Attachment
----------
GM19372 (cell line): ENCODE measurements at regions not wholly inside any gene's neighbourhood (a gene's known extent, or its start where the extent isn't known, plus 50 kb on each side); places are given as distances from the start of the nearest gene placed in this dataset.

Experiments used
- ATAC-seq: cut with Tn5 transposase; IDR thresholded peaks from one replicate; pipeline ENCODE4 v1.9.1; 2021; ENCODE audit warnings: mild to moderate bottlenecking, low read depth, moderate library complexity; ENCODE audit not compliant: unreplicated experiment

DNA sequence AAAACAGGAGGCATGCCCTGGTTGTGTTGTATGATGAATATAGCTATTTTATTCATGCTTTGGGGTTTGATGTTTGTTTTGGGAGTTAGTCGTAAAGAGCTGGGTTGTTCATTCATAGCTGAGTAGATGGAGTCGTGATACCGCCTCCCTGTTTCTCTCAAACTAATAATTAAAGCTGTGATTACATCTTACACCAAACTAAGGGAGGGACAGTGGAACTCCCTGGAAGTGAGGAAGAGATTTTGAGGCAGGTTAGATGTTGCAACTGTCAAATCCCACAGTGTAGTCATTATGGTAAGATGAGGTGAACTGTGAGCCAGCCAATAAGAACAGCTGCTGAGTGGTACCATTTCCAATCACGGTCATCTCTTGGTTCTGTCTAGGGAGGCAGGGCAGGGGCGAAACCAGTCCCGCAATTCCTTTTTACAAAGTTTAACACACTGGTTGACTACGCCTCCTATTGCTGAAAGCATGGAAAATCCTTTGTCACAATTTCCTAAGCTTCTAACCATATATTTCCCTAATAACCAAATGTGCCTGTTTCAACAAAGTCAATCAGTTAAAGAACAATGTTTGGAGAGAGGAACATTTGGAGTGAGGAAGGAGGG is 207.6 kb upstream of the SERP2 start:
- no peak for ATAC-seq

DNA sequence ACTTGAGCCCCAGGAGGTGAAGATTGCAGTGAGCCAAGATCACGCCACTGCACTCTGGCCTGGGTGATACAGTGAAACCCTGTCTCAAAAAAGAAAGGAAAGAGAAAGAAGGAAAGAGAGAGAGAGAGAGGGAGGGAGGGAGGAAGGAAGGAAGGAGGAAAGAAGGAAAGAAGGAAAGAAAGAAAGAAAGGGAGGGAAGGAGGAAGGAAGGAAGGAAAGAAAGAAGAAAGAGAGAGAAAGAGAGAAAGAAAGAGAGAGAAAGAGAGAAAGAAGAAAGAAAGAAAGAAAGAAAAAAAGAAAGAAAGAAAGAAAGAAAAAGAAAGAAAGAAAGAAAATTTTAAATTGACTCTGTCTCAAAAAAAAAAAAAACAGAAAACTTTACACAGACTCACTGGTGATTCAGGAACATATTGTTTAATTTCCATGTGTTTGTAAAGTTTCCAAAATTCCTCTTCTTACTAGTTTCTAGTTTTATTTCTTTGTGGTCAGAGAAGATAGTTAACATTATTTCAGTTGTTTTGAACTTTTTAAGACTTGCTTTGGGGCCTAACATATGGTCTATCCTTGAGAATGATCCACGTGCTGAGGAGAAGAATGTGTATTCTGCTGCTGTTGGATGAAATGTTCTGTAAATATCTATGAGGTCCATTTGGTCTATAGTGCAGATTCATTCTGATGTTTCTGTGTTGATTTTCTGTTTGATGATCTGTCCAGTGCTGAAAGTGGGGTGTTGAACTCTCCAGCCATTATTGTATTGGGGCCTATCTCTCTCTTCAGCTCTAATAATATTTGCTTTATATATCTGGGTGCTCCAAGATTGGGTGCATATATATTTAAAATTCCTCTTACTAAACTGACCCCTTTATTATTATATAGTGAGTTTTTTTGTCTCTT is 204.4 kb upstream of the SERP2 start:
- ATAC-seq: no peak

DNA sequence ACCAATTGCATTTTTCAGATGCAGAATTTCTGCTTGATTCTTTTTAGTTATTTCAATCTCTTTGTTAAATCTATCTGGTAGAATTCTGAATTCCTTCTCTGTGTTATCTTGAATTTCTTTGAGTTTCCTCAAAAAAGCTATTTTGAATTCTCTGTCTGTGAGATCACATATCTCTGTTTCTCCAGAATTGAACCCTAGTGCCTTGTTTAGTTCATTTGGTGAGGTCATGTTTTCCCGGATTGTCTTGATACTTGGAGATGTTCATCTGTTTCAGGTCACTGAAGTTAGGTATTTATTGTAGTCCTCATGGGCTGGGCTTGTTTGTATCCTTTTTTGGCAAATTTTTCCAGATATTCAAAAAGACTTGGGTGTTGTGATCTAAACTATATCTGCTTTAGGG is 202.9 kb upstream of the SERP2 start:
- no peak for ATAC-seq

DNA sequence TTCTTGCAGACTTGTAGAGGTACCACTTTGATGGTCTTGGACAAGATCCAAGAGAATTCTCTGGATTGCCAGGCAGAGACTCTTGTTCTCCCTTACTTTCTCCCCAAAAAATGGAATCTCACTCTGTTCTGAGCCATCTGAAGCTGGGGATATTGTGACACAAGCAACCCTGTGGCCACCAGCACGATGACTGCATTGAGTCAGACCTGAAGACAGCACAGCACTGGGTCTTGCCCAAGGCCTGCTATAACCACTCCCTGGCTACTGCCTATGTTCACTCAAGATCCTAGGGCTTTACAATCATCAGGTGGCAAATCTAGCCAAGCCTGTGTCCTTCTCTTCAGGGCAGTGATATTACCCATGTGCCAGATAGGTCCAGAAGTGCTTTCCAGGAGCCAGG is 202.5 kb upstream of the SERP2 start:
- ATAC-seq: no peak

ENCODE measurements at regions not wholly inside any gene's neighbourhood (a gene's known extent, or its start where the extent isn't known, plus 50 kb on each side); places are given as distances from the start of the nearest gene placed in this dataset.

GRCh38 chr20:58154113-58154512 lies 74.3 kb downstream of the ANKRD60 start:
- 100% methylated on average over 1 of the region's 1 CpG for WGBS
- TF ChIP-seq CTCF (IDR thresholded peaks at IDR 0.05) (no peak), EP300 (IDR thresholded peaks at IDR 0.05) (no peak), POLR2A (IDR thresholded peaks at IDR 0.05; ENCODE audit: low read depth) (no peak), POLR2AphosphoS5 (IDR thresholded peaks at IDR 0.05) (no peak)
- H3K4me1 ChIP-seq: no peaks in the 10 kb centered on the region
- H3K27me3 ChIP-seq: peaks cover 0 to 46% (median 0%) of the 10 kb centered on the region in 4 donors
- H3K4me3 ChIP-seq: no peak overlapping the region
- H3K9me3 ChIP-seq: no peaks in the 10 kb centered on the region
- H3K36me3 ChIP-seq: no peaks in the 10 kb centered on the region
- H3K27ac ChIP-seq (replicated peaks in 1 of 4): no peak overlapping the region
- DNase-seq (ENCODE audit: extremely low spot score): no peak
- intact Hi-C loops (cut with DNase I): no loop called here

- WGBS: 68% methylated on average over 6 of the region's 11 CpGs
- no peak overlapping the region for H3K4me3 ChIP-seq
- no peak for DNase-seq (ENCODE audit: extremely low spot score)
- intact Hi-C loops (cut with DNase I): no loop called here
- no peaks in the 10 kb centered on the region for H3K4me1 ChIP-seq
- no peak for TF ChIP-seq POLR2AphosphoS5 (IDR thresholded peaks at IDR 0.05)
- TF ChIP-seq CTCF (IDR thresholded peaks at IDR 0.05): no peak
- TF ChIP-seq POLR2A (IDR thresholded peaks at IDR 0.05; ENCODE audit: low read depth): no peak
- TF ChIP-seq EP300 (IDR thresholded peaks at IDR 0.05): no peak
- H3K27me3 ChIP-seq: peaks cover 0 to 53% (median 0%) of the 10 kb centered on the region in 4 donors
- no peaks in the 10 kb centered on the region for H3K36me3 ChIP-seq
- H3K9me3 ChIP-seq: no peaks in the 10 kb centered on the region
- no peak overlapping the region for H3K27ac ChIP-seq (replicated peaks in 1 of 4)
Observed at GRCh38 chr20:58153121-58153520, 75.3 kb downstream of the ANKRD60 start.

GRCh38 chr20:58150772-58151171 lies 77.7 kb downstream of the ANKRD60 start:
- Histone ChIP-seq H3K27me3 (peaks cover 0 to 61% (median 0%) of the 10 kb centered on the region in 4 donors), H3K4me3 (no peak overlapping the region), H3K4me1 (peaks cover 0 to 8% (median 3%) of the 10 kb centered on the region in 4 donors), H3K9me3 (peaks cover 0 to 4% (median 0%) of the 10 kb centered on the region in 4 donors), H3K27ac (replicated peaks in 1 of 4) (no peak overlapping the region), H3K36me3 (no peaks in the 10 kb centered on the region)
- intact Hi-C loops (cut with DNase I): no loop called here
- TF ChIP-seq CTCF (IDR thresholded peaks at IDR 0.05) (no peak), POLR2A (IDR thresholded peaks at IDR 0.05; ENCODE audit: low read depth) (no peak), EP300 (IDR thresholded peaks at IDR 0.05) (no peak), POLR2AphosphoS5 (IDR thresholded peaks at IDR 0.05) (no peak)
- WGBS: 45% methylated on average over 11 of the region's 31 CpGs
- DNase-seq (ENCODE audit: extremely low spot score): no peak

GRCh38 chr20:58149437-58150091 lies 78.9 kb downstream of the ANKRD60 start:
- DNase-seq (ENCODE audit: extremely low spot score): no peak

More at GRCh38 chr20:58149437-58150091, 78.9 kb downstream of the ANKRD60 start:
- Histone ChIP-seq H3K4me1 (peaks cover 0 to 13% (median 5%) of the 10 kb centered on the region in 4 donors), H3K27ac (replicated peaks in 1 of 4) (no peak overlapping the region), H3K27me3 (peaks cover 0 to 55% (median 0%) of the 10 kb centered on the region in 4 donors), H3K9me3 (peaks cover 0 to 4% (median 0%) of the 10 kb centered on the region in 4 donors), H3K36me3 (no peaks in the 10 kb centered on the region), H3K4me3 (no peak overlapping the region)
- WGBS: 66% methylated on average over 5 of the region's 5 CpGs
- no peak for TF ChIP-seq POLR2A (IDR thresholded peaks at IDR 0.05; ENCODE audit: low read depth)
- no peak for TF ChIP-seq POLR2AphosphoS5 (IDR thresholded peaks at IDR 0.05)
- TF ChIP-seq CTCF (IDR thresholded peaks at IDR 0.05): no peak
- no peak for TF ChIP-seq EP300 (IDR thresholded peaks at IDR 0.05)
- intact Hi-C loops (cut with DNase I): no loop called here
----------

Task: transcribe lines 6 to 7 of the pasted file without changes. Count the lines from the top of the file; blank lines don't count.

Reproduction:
DNA sequence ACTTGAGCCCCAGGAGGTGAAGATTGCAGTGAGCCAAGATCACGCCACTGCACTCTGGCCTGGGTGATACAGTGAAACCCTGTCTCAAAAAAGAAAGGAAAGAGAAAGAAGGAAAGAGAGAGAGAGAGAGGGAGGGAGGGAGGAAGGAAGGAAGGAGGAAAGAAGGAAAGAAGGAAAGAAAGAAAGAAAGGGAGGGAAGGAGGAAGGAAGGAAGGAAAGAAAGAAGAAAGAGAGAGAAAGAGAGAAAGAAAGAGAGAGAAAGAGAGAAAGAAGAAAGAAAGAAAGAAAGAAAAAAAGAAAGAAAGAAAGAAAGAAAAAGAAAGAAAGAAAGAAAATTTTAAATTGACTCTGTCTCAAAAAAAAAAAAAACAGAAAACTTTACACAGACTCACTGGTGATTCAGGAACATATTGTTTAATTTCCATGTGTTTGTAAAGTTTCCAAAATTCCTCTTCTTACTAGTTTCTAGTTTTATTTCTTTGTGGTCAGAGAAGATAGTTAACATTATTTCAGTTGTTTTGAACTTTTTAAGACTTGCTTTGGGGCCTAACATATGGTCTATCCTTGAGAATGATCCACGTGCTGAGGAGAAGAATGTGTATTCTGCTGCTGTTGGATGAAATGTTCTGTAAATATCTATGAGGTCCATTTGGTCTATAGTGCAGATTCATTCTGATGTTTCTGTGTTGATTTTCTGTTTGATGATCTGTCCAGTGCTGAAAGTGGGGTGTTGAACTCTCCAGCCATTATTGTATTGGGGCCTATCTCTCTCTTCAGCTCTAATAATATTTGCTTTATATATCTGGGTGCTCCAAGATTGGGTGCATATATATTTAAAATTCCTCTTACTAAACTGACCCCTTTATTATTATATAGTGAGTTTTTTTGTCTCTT is 204.4 kb upstream of the SERP2 start:
- ATAC-seq: no peak